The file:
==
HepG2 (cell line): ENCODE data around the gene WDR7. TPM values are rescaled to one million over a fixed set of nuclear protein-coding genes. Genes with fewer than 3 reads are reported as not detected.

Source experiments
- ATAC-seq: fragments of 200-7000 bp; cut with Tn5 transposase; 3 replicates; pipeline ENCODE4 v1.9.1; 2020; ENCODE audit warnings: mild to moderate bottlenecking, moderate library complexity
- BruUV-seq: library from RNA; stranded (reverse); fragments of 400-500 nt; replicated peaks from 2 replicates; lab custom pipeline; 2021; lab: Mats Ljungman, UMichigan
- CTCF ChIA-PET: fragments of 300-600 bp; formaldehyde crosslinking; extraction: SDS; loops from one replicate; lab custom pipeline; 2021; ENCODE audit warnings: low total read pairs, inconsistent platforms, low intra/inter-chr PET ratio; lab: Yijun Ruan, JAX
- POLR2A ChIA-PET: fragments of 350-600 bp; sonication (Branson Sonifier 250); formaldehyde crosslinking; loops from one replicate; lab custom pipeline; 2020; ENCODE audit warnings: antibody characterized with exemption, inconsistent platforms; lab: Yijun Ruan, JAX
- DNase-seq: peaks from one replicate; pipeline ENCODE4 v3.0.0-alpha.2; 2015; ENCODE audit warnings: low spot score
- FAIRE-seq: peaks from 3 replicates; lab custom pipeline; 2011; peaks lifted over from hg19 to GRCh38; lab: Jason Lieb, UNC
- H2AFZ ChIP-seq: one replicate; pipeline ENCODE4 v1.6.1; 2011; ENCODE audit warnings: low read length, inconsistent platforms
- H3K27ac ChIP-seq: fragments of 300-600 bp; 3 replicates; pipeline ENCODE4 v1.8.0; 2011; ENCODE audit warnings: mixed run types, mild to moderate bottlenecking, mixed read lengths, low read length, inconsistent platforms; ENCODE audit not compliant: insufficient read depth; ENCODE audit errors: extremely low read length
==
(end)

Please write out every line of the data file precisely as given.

HepG2 (cell line): ENCODE data around the gene WDR7. TPM values are rescaled to one million over a fixed set of nuclear protein-coding genes. Genes with fewer than 3 reads are reported as not detected.

Source experiments
- ATAC-seq: fragments of 200-7000 bp; cut with Tn5 transposase; 3 replicates; pipeline ENCODE4 v1.9.1; 2020; ENCODE audit warnings: mild to moderate bottlenecking, moderate library complexity
- BruUV-seq: library from RNA; stranded (reverse); fragments of 400-500 nt; replicated peaks from 2 replicates; lab custom pipeline; 2021; lab: Mats Ljungman, UMichigan
- CTCF ChIA-PET: fragments of 300-600 bp; formaldehyde crosslinking; extraction: SDS; loops from one replicate; lab custom pipeline; 2021; ENCODE audit warnings: low total read pairs, inconsistent platforms, low intra/inter-chr PET ratio; lab: Yijun Ruan, JAX
- POLR2A ChIA-PET: fragments of 350-600 bp; sonication (Branson Sonifier 250); formaldehyde crosslinking; loops from one replicate; lab custom pipeline; 2020; ENCODE audit warnings: antibody characterized with exemption, inconsistent platforms; lab: Yijun Ruan, JAX
- DNase-seq: peaks from one replicate; pipeline ENCODE4 v3.0.0-alpha.2; 2015; ENCODE audit warnings: low spot score
- FAIRE-seq: peaks from 3 replicates; lab custom pipeline; 2011; peaks lifted over from hg19 to GRCh38; lab: Jason Lieb, UNC
- H2AFZ ChIP-seq: one replicate; pipeline ENCODE4 v1.6.1; 2011; ENCODE audit warnings: low read length, inconsistent platforms
- H3K27ac ChIP-seq: fragments of 300-600 bp; 3 replicates; pipeline ENCODE4 v1.8.0; 2011; ENCODE audit warnings: mixed run types, mild to moderate bottlenecking, mixed read lengths, low read length, inconsistent platforms; ENCODE audit not compliant: insufficient read depth; ENCODE audit errors: extremely low read length